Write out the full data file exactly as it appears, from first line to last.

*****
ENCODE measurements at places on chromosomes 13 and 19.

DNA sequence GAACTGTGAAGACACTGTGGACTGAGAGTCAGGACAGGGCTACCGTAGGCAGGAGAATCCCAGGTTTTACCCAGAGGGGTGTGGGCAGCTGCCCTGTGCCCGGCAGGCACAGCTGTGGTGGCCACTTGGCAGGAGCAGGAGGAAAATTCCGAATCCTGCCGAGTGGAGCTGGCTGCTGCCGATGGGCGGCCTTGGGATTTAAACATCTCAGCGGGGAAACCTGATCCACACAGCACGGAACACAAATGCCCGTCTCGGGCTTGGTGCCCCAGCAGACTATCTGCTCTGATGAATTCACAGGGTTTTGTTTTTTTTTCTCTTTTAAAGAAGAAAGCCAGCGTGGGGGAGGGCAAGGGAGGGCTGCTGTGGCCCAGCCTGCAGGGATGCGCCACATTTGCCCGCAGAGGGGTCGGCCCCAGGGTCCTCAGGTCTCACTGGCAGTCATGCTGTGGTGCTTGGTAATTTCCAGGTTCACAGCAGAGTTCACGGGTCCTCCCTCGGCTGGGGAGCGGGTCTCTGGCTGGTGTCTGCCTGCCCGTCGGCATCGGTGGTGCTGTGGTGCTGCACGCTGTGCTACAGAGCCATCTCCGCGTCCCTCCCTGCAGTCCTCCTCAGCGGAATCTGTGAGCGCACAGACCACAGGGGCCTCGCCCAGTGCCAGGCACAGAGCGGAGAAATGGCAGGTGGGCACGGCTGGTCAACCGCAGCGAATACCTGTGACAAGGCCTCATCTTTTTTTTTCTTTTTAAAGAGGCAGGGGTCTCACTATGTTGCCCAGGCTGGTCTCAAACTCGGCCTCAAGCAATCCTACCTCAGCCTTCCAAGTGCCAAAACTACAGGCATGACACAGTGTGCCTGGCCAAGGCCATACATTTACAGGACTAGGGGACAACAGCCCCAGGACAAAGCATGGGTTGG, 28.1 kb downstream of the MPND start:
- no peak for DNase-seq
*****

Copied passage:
ENCODE measurements at places on chromosomes 13 and 19.

DNA sequence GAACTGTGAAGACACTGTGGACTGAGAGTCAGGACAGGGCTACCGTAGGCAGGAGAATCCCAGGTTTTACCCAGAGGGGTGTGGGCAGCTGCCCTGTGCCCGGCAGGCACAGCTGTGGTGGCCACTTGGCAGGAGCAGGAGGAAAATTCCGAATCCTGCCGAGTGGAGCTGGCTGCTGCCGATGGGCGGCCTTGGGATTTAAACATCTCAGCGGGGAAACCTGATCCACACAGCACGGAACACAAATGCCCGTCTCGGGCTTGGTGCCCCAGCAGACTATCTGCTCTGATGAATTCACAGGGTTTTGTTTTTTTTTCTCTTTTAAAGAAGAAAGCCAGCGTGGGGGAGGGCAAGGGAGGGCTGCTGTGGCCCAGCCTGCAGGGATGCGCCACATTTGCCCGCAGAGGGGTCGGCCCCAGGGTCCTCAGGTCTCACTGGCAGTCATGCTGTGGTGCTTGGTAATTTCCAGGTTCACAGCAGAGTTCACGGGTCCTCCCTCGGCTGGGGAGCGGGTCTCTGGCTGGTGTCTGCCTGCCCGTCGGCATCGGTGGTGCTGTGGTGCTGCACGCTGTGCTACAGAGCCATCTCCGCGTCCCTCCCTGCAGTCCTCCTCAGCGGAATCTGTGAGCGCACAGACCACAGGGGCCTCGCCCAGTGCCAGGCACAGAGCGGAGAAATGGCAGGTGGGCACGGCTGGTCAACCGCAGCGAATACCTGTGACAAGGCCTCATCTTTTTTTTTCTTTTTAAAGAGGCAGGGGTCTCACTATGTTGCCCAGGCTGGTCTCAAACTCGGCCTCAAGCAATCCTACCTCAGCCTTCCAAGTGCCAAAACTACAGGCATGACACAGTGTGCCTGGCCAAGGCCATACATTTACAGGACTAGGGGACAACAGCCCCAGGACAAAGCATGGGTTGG, 28.1 kb downstream of the MPND start:
- no peak for DNase-seq